Portimão isn’t as easy on the eye as Ferragudo, a small coastal town that’s located on the opposite side of the Arade estuary. While Ferragudo is made up of small white-washed little houses, some of them former fisherman’s cottages, Portimão’s landscape is dominated by large apartment blocks. It’s also 2 km from the nearest beach, Praia da Rocha, which is also the name of the resort town that sits next to it.
Portimão does have its pockets of beauty, particularly the restaurant area just below the old bridge, but it’s more of a functional city. It’s not dependent on tourism like nearby Praia da Rocha or Alvor, and it’s somewhere that much more popular with the Portuguese than with the expat community.
But what Portimão lacks in architectural eye candy, it makes up for in services and amenities. As a city with just over 55,000 residents, Portimão is home to schools, shopping centres, a hospital, and two cinemas. It also has a great daily market with a fantastic fish section.
And, the beaches aren’t far away. Praia da Rocha and the nearby smaller beach of Praia do Vau are both less than 10 minutes’ drive from the city centre while other coastal towns like Ferragudo and Lagos are just a little further again.
In terms of public transport, Portimão is one of the better places on the Algarve. Like Faro, the Algarve’s Capital City, it’s a transport hub, so it’s easy to get to a lot of different places on the Algarve from here.
Portimão has both a bus and a train station, and the train station is also in the city centre which is a bit of a rarity in Portugal — many are situated a few kilometres outside.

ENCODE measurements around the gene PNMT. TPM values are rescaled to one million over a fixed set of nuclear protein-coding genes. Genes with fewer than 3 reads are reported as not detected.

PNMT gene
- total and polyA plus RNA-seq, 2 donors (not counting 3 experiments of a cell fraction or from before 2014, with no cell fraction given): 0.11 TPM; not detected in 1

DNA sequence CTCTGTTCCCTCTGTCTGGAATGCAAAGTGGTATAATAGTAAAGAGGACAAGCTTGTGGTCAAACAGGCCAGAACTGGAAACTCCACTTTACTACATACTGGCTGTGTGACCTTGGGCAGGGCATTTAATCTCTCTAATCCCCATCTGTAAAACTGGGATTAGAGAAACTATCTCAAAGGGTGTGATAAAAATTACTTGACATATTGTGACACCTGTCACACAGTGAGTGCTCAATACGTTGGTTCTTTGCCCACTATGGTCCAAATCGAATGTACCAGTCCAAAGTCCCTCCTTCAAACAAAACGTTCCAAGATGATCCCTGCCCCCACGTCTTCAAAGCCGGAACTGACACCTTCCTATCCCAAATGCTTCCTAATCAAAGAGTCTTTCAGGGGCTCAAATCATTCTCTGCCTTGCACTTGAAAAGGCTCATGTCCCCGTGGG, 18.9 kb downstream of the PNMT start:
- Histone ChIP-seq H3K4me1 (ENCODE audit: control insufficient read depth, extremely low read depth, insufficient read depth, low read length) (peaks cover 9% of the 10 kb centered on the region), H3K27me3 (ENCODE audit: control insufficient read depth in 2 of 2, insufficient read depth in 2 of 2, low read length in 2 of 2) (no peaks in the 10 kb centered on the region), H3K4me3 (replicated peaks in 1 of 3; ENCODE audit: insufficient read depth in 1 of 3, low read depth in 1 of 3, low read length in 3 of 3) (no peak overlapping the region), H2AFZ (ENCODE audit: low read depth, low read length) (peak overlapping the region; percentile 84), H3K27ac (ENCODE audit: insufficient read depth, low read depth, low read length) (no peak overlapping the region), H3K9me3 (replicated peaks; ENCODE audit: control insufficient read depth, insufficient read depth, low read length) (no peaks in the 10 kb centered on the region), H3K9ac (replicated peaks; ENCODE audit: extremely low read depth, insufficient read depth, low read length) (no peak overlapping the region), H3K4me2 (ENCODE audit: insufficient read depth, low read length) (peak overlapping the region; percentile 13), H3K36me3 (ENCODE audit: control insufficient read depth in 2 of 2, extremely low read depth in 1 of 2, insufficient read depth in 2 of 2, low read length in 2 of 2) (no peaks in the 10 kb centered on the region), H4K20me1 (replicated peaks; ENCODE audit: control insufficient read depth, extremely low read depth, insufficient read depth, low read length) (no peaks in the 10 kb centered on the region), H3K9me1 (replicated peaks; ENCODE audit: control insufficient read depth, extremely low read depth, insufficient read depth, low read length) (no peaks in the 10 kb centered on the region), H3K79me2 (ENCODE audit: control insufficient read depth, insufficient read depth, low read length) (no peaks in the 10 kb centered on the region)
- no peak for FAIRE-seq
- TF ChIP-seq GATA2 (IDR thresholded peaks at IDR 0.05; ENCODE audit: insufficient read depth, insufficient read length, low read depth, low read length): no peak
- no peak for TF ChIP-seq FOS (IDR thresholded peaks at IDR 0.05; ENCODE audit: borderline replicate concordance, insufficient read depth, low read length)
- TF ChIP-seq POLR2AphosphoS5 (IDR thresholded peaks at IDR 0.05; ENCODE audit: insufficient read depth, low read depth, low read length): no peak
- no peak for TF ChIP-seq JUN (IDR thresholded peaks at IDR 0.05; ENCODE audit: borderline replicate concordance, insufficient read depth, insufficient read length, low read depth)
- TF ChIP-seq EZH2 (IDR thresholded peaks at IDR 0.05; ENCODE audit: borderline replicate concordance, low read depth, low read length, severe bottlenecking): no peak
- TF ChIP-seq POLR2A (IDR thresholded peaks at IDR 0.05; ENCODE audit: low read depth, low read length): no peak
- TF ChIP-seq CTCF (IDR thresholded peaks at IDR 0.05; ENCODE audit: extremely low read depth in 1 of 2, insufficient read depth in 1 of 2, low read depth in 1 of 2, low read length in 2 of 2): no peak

Did you know that Portimão also has its own airport? It only has one commercial airline, and that airline only flies to a few select destinations in Portugal, but it’s still something you might use once in a while.
Portimão is situated in the Western Algarve, but only just: it’s still very close to many towns in the Central Algarve like Silves and Armação de Pêra.
The Western Algarve is typically less touristy than the neighbouring Central Algarve, particularly when you get over to the West Coast. Portimão isn’t rural obviously, but it could be a good base for those that want to live in a small city during the week and explore the rustic Algarve at the weekend.
It’s also within a short drive of many of the main towns on the Central Algarve and Lagos is just 30 minutes’ drive in the other direction along the N125.
Although Faro is in the Eastern Algarve and Portimão is in the Western Algarve, it still doesn’t take too long to get to Faro Airport: around 50 minutes on the A22 toll road. The Spanish-Portuguese border is then a little further at just under 1.5 hours’ drive away.
There are only two cities on the Algarve, Portimão and Faro, and both have similar sized populations. As the Algarve’s Capital City, Faro typically has more events, services, and amenities than Portimão, and it also benefits from being right next to Faro Airport as well.